The story ends on a hopeful note – the boy dreams again, but this time, his family finds a space away from the bombs, where the earth is strewn with red roses and where the sky is blue and free from the menacing jets.
I found The Salamander Room by Anne Mazer in a second-hand bookstore here in Islamabad and it is SUCH a treasure. This is a story about little Brian who finds a salamander and wants to keep it in his room. What follows is a series of gentle questioning from his mum – it’s really sweet that she doesn’t say “Euww! No way!”
She asks how he will cater to the creature’s needs – “Where will he sleep?” etc. Brian answers all of her questions and concerns with imaginative solutions:
- make a bed for the salamander with leaves and moss
- bring in crickets and bull frogs to lull it to sleep
- collect wet leaves, stumps and boulders for the salamander’s play
- bring in other salamanders for company
- make a pool and bring in insects for the salamander’s food and drink
- control the insect population by bringing in birds and bullfrogs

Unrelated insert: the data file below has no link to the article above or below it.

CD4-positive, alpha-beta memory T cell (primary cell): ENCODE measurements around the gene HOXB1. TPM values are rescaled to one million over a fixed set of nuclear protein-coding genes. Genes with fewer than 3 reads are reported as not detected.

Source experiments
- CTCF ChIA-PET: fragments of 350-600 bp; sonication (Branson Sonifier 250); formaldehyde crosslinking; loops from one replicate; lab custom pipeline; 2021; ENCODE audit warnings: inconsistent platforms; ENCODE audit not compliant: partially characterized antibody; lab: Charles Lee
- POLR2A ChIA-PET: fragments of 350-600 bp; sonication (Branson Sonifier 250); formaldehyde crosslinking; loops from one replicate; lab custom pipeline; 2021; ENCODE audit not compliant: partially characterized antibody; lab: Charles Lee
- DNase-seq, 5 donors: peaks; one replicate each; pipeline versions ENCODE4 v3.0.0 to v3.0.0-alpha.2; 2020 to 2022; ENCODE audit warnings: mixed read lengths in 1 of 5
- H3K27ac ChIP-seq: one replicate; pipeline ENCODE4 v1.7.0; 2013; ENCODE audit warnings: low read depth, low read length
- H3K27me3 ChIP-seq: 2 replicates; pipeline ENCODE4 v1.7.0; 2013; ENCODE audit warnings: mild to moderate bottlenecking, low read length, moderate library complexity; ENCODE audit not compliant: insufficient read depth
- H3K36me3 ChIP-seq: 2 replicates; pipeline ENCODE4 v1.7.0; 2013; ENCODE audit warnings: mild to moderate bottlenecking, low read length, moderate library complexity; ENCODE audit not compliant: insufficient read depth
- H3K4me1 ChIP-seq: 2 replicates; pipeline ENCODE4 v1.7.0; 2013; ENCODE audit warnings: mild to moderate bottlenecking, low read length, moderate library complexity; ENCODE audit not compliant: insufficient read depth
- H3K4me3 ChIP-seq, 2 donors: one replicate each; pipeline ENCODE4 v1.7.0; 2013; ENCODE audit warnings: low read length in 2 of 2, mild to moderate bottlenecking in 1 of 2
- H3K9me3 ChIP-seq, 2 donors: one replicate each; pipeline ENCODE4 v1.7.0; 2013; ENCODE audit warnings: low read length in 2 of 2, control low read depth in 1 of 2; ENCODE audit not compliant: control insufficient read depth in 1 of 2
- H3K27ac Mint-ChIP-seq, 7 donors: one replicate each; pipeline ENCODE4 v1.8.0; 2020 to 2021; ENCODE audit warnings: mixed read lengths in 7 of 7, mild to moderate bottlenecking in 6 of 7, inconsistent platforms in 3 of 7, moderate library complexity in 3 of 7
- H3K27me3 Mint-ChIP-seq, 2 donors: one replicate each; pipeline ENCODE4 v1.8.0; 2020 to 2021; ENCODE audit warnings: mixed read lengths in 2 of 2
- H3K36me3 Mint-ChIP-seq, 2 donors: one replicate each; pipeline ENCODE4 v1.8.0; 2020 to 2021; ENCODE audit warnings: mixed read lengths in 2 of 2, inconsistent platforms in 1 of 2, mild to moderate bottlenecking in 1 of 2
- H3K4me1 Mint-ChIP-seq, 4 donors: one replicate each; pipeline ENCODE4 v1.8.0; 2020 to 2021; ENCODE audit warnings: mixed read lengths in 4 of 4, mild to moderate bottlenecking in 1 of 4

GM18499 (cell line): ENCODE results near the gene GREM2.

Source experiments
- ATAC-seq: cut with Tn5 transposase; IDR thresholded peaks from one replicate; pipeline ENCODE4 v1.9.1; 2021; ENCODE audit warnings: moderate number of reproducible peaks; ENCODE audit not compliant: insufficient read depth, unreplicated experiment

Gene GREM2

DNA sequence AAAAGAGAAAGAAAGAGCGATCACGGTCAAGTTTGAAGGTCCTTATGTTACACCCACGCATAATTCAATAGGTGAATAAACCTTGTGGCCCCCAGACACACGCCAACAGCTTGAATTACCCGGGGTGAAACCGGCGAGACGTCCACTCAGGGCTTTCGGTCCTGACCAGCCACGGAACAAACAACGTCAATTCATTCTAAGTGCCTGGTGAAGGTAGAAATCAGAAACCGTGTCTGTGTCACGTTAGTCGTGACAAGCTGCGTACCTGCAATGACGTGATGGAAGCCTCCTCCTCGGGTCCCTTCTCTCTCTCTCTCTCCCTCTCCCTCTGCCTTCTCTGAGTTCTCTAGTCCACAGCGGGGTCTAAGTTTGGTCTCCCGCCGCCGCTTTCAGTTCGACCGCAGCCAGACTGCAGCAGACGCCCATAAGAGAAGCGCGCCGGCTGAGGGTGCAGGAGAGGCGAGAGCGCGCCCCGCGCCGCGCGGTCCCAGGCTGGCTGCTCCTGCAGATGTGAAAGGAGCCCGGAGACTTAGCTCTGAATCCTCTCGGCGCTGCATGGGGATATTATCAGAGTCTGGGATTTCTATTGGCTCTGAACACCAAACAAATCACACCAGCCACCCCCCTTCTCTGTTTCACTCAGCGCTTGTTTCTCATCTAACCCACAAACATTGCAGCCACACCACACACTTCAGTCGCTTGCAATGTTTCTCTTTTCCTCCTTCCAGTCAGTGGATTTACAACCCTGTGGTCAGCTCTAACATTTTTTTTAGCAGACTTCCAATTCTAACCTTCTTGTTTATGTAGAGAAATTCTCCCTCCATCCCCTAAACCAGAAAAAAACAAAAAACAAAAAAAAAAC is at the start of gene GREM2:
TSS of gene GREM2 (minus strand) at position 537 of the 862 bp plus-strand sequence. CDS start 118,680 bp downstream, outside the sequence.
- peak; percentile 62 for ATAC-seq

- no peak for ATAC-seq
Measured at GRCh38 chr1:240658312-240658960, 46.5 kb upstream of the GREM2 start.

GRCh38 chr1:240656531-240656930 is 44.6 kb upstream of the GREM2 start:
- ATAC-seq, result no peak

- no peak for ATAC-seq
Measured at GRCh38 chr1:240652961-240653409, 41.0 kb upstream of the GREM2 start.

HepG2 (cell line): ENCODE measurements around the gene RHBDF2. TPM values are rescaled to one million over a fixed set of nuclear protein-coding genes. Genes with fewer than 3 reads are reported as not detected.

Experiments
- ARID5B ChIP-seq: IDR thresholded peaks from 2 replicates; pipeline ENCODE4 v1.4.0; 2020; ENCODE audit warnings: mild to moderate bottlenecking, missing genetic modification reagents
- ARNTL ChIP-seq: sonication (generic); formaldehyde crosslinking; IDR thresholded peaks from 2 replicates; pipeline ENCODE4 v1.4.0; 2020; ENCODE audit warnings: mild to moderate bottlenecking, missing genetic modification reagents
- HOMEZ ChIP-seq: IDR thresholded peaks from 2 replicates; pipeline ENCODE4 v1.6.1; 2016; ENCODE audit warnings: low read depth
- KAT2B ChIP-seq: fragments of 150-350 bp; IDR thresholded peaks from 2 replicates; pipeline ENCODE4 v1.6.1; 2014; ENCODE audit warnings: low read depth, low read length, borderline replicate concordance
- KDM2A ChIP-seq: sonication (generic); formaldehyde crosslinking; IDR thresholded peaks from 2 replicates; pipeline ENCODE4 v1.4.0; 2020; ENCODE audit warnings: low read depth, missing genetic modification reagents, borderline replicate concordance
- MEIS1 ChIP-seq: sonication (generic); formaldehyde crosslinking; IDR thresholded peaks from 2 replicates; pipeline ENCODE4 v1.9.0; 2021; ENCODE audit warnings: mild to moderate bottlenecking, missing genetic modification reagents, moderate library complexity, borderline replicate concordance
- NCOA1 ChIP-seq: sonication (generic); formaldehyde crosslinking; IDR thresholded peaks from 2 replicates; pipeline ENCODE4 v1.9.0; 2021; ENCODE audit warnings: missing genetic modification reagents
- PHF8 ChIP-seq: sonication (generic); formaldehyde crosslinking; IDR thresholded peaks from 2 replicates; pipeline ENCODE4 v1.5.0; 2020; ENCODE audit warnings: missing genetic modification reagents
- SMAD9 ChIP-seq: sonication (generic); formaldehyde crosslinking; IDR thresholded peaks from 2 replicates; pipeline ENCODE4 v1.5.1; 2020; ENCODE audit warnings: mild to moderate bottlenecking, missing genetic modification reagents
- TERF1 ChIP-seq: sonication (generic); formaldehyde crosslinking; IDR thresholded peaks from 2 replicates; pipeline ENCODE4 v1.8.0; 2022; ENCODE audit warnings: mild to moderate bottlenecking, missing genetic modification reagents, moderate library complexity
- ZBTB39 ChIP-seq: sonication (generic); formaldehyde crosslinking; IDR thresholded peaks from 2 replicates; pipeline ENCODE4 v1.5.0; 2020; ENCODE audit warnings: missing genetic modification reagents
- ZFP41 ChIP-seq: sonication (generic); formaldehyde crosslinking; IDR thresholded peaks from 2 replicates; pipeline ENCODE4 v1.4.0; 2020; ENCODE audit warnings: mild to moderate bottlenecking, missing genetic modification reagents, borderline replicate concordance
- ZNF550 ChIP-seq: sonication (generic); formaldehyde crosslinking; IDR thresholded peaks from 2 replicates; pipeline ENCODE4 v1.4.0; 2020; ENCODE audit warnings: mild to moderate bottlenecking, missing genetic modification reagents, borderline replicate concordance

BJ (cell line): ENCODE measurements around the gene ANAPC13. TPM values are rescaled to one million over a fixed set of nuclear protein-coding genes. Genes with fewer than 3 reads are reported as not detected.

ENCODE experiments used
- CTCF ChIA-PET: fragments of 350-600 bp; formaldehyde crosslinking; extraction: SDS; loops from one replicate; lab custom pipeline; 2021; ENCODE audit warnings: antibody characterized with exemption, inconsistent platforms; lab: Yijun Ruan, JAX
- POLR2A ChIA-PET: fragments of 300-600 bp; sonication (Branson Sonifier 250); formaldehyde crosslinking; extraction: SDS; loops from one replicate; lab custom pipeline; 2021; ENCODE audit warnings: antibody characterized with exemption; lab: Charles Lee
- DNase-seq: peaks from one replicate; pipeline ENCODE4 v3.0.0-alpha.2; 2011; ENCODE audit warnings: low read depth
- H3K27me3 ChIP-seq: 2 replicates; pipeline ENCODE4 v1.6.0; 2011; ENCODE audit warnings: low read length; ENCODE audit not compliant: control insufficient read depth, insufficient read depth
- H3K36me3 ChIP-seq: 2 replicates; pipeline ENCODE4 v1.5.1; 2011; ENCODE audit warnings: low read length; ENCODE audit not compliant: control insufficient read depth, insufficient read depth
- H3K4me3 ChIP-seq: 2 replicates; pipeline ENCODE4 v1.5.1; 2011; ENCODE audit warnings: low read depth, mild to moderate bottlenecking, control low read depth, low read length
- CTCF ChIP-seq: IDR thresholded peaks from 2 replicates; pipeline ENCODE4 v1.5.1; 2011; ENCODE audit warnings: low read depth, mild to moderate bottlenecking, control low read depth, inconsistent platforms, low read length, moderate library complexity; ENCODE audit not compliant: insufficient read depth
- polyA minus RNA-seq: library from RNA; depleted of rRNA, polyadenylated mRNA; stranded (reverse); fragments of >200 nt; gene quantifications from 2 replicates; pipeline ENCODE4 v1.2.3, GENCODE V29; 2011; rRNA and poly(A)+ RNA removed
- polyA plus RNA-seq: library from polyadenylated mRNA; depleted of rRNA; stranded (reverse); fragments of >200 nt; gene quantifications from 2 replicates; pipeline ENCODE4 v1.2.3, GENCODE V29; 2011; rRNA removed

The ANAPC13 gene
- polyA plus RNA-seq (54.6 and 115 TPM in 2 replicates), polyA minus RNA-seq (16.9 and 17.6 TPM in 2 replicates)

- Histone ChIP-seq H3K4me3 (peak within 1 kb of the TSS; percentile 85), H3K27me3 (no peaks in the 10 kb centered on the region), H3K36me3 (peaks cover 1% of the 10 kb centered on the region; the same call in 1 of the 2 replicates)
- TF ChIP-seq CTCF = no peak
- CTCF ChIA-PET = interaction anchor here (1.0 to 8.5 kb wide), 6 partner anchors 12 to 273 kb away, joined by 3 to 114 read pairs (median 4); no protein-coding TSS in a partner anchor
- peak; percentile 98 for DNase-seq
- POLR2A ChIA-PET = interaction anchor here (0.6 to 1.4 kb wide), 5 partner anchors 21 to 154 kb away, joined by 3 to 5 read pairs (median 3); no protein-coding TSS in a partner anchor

- provide trees and ponds for the birds and bullfrogs
- lift off his room’s ceiling so the sun can shine through, trees can grow and so the birds can fly freely
I love how Steven Johnson’s illustrations chart Brian’s grand dreams. As the story progresses with each addition, this creative child’s bedroom is transformed into a lush jungle paradise!
The Salamander Room is a wonderful example of how a living book can be a springboard to nature studies and science. Your little one will be introduced to topics like cause and effect, habitats, amphibians, rainforests, ecology and how we can do our bit to care for the environment.
Some activities you can do with your kids:
- Check out Five in a Row for a great learning adventure.
- Reading Rainbow has very nice free educational guides for this book.
- Homeschool Share has a salamander lapbook.
- Mama’s Learning Corner has a literature-based unit study on this book.
- As We Walk Along the Road has a very detailed unit study guide about salamanders … this is part of her awesome free ebook The Ultimate Book of Unit Studies for Literature Lovers.
This review was first published on Imaan.Net in August 2005 and has been updated for this site.
Salamander image by @issa_user via Twenty20